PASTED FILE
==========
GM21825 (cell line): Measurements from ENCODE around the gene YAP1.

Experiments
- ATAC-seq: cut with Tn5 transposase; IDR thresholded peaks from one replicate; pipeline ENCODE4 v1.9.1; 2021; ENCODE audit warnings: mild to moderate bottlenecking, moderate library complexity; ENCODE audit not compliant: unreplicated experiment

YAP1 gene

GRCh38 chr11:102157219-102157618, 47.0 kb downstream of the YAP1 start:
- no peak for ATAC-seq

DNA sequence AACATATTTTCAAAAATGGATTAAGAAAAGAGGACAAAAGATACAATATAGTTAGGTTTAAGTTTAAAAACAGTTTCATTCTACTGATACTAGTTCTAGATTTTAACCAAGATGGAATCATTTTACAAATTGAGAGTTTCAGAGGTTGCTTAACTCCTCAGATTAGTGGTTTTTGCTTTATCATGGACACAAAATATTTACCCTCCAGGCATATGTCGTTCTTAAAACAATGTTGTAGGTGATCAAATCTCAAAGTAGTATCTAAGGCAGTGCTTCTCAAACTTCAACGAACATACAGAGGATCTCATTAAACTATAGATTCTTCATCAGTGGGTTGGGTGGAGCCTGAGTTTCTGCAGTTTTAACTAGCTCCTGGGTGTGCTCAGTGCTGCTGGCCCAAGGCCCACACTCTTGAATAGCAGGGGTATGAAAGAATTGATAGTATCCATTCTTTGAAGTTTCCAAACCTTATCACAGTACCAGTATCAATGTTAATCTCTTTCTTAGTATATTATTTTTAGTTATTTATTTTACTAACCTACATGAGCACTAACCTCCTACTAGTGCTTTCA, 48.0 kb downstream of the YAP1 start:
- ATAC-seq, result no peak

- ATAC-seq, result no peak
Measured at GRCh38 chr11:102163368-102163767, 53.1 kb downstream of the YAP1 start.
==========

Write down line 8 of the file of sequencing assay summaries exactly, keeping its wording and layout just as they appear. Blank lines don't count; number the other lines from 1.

- ATAC-seq, result no peak